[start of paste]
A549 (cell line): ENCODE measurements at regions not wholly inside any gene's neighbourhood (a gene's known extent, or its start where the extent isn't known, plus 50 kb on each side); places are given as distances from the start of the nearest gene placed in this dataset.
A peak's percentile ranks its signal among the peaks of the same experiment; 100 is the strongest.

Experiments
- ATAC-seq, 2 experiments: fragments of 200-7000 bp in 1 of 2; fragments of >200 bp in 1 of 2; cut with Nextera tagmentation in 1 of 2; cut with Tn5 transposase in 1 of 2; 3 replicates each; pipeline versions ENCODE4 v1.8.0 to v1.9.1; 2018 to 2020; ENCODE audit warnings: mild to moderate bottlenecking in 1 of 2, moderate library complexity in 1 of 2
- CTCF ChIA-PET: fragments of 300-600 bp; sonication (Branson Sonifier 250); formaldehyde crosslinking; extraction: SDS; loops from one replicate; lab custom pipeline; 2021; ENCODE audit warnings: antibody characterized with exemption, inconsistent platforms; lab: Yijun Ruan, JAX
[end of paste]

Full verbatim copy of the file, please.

A549 (cell line): ENCODE measurements at regions not wholly inside any gene's neighbourhood (a gene's known extent, or its start where the extent isn't known, plus 50 kb on each side); places are given as distances from the start of the nearest gene placed in this dataset.
A peak's percentile ranks its signal among the peaks of the same experiment; 100 is the strongest.

Experiments
- ATAC-seq, 2 experiments: fragments of 200-7000 bp in 1 of 2; fragments of >200 bp in 1 of 2; cut with Nextera tagmentation in 1 of 2; cut with Tn5 transposase in 1 of 2; 3 replicates each; pipeline versions ENCODE4 v1.8.0 to v1.9.1; 2018 to 2020; ENCODE audit warnings: mild to moderate bottlenecking in 1 of 2, moderate library complexity in 1 of 2
- CTCF ChIA-PET: fragments of 300-600 bp; sonication (Branson Sonifier 250); formaldehyde crosslinking; extraction: SDS; loops from one replicate; lab custom pipeline; 2021; ENCODE audit warnings: antibody characterized with exemption, inconsistent platforms; lab: Yijun Ruan, JAX